Imagine (or recall) yourself as a second grader. It’s a Friday afternoon in May, and the weather is beautiful. After school is out, you will get to play late outside, and you have the whole weekend ahead of you. But it’s 2:30 in the afternoon, and school doesn’t get out until three. The minute hand on the clock won’t move, and even the second-hand seems to drag.
This scenario may ring a bell for you or not, but most of us have had a time in our lives when time seemed to drag out endlessly. I’m deliberately using this relatively neutral scene because there’s the other, much more negative version of this– time standing still during an accident or disaster of some sort– the kind that may or may not lead to post traumatic stress disorder. But one way or another, we’ve all experienced the time dilation effect.
Let’s leave aside time dilation in trauma and emergencies for discussion some other time. I want to focus on the more hum-drum version, the non-emergency time dragging sensation. The thing that didn’t occur to me until I had been providing psychotherapy for quite some time was that when someone is depressed, that time dilation effect can make depression even worse. Not only am I depressed, but the time seems to drag on endlessly, with no foreseeable end. And unlike one’s second grade self on Friday afternoon, there is no weekend in sight.
This is a time for courage, often courage in the face of hopelessness. Remember, hopelessness is a symptom of depression. The courage involves being willing to do something– anything. My motto, both personally and for others confronting this problem, is “something beats nothing.”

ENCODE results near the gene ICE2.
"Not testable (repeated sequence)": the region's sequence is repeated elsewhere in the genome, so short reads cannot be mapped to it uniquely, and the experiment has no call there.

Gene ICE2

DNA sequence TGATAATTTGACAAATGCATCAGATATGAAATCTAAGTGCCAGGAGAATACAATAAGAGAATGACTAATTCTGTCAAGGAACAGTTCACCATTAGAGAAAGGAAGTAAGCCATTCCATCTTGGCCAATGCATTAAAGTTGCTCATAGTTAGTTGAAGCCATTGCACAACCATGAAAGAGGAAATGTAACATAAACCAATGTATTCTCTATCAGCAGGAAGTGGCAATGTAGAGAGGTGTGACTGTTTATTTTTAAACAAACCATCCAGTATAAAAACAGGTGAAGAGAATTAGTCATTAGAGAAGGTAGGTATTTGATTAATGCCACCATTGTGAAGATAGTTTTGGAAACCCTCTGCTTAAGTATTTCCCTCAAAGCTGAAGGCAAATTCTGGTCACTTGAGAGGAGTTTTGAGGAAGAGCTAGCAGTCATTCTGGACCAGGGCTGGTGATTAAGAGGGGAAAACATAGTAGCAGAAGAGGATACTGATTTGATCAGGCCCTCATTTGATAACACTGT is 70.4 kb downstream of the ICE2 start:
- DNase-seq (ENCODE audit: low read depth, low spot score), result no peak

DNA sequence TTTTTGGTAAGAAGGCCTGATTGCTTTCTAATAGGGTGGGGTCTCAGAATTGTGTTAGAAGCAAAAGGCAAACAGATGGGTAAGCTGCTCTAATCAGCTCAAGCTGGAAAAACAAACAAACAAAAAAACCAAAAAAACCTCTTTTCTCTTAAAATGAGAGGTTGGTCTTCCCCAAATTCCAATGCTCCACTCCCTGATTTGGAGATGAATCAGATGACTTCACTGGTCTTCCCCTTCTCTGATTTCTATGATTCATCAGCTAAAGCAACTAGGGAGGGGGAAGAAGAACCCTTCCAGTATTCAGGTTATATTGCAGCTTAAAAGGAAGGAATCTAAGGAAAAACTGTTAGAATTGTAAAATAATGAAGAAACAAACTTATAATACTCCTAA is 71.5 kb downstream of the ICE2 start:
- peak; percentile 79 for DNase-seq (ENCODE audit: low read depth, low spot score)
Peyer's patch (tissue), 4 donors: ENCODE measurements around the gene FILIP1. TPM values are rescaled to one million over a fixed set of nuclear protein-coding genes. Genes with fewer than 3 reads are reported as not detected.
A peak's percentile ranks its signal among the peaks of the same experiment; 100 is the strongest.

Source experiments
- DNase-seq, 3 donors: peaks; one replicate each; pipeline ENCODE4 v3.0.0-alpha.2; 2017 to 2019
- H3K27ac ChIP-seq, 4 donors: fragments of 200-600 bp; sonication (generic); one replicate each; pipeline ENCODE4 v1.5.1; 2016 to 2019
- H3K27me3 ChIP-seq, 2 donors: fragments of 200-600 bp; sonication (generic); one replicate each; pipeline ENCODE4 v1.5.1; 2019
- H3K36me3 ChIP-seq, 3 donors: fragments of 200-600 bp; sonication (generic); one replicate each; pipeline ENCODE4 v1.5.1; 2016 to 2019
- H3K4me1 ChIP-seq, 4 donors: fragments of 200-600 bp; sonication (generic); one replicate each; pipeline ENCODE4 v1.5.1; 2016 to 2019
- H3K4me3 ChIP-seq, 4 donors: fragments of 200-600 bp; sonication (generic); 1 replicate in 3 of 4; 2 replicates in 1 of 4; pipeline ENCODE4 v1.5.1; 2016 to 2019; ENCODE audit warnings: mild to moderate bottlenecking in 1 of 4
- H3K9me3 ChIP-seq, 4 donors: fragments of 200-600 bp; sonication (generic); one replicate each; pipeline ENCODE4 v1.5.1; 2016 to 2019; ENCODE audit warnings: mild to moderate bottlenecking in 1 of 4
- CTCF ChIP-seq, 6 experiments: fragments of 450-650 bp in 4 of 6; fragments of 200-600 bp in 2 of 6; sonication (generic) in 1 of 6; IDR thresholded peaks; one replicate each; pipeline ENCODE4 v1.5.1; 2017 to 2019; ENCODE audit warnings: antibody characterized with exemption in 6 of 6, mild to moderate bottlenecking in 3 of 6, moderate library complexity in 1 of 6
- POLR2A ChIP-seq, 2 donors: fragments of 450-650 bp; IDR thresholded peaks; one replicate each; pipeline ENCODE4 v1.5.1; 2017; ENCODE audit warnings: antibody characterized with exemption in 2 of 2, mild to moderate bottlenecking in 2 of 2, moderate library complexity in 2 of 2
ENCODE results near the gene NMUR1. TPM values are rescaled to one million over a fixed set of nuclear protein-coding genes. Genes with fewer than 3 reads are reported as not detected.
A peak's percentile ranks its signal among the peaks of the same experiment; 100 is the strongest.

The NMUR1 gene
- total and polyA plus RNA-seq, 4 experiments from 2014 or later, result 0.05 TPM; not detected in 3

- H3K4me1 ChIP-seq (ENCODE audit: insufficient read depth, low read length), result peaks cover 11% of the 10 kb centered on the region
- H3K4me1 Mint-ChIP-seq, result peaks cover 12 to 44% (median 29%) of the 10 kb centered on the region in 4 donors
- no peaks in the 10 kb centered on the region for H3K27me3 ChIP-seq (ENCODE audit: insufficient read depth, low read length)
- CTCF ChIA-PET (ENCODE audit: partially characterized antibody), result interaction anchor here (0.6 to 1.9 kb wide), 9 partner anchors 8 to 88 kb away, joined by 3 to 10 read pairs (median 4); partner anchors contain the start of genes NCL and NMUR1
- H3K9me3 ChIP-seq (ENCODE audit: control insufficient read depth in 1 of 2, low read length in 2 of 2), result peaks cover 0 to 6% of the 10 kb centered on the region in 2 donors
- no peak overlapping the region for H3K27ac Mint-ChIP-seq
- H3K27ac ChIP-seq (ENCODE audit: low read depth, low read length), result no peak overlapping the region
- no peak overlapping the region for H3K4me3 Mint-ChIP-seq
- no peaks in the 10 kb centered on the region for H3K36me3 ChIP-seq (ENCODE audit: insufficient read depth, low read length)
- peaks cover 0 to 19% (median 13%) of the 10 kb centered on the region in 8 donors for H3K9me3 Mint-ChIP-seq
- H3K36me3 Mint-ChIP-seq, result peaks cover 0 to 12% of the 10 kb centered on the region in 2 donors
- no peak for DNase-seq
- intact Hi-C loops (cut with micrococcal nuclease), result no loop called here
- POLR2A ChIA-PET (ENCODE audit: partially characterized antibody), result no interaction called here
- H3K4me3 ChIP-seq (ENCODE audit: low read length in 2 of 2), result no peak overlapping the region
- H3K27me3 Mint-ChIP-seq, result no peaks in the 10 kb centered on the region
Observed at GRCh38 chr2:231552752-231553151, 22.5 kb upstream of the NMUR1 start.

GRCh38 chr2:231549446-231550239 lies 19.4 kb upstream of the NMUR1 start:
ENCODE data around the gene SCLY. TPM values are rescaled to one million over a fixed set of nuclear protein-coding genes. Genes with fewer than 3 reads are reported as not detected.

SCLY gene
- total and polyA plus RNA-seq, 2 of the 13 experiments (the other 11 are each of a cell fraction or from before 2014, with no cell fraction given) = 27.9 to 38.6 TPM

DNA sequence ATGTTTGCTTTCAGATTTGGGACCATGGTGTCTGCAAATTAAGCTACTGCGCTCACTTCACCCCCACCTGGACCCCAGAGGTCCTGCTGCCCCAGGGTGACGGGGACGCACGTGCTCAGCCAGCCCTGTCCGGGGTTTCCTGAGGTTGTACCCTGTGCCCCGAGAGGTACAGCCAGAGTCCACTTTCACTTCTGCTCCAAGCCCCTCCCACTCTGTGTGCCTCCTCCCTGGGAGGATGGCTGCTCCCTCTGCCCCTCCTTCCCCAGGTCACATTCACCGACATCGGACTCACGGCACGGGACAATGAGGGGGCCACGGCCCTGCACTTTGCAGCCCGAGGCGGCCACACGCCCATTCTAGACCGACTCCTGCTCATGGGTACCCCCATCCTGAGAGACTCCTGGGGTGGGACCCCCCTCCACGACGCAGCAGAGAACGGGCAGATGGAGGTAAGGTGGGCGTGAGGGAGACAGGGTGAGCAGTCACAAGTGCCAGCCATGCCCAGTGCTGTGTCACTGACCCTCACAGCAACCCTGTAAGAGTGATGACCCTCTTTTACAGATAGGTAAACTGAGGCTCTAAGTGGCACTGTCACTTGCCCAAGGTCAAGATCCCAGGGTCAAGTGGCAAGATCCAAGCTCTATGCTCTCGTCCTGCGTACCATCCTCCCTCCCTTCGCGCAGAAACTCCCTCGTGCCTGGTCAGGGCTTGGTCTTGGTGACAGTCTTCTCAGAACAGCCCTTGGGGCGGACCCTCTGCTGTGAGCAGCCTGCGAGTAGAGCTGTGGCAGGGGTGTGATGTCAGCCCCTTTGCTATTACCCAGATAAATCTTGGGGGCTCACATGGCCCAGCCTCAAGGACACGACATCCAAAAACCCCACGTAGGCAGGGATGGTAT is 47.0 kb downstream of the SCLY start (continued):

There was a time in my early 20’s when I was going through a punishing depression. I would sit alone in my room and just sink lower and lower into depression. Somehow, I learned that I had to simply get out of the apartment, get into motion, go see anyone, go do anything. At the time, I called it distracting from depression, because I found that I would go meet up with someone or do something and I would forget that I was depressed. Viewing life the way I do now, I would describe the experience differently– I would say now that I was NOT depressed. If one is able to experience connection with others, some level of amusement or happiness, simply get into a neutral mood state– that’s a condition of being “undepressed.” Yes, I often returned to a depressed state when I went back to my apartment, but in the meantime, I didn’t feel down. I got out of the time stasis bubble of suffering.
Mark Twain supposedly said that the best way to cheer oneself up is through trying to cheer up someone else. This basic idea is one of the key concepts underlying all the 12-step programs– you can help yourself by helping others. People must like it, because there are oodles of 12-step programs. But one doesn’t have to be a 12-stepper to use the concept. And there are many other tools. But they all start by some kind of action. To me, that’s the key. I remember thinking to myself at one point in my depression, “If I’m going to be depressed, I might as well be depressed in the park,” thereby allowing myself to get into motion. I had a client one time who used what I call the power of negative thinking: he was depressed to the point of suicidality, so he would buy a lotto ticket twice a week just after the numbers had been drawn, thinking, “My luck is so bad, if I kill myself that will be the time my numbers hit.” The last time I heard, he had gotten into a new career and was very happy. Yes, he was using a kind of reverse psychology on himself– and anyone who wants to copy his example is welcome– but he was also taking action. It gets the clock moving again.
Trail image James Matter, 2012 Pacific Crest Trail, northbound north of Shepherd Pass